And Covid-19 patients are likely zinc-deficient for two reasons, leading to compromised taste buds or receptors:
- Poor zinc status is a risk factor for hospitalization and death from Covid-19. And zinc treatment could prevent the worsening of Covid-19 if administered early. Thus, Covid-19 patients are probably already deficient in zinc, even before the infection.
- Immune cells require zinc to function. And zinc itself is an antiviral that disrupts the replication machinery of coronaviruses (and other RNA viruses). So, as the body fights against Covid-19, its zinc stores may become exhausted.
“We hypothesize that changes in localized cellular zinc homeostasis in oral gustatory cells resulting from immune responses to SARS-CoV-2 viral replication may result in dysgeusia,” said a Septemeber research review of Francina Lozada-Nur, a professor of clinical oral medicine at the University of California San Francisco. (Dysgeusia: an altered sense of taste.)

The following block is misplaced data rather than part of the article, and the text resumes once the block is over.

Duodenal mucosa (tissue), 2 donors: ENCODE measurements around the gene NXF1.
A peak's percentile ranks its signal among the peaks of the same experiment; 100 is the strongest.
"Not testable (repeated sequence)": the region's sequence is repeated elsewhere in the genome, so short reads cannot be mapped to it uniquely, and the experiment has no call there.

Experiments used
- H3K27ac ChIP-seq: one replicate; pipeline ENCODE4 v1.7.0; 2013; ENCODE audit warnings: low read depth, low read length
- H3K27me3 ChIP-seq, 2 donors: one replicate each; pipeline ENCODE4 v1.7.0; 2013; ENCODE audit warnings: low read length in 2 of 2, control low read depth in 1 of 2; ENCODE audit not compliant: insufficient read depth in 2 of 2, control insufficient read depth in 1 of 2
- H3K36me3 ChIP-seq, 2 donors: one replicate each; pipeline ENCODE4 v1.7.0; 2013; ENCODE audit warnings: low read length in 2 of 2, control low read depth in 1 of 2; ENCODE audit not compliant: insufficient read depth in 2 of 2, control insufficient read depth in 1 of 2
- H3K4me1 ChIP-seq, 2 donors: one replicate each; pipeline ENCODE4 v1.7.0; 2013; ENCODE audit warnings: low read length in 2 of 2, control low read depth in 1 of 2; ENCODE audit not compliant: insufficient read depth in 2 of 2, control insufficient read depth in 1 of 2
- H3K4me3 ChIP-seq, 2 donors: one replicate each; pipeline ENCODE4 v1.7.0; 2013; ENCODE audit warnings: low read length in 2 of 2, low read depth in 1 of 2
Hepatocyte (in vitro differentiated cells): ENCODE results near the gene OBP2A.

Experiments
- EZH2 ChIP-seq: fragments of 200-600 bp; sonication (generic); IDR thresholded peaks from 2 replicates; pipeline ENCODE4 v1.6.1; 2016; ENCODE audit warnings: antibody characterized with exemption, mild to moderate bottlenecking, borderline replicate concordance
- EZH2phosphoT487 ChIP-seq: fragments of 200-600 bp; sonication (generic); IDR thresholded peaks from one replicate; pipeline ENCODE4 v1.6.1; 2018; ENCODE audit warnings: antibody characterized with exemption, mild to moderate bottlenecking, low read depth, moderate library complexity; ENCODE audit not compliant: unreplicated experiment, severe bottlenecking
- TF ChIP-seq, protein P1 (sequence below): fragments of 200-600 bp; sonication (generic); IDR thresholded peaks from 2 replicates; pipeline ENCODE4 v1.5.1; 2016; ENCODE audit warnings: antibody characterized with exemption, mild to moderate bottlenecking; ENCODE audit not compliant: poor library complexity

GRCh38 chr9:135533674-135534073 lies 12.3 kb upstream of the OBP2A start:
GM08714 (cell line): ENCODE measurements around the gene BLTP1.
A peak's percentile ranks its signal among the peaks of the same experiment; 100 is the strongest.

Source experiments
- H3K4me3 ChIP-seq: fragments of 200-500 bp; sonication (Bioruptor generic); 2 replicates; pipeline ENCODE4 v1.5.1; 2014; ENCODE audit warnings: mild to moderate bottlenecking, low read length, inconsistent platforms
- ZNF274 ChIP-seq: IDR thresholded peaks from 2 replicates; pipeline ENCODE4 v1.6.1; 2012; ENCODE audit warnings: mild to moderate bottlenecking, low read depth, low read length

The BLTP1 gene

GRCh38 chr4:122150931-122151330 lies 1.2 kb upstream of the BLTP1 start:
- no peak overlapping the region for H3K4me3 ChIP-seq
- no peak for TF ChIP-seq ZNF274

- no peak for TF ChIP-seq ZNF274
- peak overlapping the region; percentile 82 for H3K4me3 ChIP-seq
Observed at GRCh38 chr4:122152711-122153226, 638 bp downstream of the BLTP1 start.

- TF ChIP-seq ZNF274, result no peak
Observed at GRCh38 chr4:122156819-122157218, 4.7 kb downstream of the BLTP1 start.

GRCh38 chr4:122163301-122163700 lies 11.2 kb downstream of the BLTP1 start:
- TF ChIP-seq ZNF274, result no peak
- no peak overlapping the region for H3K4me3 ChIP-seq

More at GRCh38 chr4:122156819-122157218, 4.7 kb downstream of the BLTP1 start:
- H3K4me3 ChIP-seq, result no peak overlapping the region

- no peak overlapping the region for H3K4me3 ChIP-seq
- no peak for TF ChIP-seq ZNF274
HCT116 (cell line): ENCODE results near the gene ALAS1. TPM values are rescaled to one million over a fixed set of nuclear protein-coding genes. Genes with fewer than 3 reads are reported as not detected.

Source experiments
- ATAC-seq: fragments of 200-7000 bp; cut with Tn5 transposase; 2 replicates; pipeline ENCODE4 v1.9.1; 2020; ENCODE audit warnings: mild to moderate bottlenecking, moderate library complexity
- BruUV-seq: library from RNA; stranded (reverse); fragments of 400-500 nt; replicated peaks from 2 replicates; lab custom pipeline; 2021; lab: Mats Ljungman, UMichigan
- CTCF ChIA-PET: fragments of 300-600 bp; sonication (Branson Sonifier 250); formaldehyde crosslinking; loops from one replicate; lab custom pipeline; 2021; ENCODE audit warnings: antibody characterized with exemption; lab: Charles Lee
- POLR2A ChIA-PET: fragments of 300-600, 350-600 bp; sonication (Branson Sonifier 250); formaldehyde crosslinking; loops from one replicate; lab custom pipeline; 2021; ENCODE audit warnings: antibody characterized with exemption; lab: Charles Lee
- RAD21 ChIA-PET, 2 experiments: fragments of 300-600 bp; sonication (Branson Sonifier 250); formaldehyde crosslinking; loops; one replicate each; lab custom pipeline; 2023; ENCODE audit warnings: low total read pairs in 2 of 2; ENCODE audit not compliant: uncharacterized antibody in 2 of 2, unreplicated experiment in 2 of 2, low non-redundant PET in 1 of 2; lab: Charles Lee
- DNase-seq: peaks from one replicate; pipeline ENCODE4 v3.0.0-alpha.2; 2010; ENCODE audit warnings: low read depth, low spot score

More Studies Shed Light on the Value of Zinc in Covid-19
Evidence suggests that zinc could protect against Covid-19 — how?
2. Infected salivary glands and taste buds
Studies have detected that ACE2 receptors — the entry point of SARS-CoV-2 — in the taste buds and salivary glands of humans (also mice and monkeys) are highly expressed. In rhesus monkeys, a study showed that one of the earliest infection sites of SARS-1 is the salivary glands.
As SARS-CoV-2 and SARS-1 use the same ACE2 receptor to infect cells, Prof. Lozada-Nur suspects that “human salivary glands may be affected early on by SARS-CoV-2 infection, resulting in salivary gland dysfunction with subsequent salivary flow impairment, in both quality and quantity…”
The salivary glands are also an immune-privileged site, where the immune system is less vigilant. Salivary glands have been called a reservoir or hidden source of SARS-CoV-2 for this reason. Indeed, high amounts of infectious virus particles are present in the saliva of most Covid-19 patients.
When cranial nerves are infected and injured, the transfer of neural information, such as taste, from the taste buds to the brain would be jeopardized.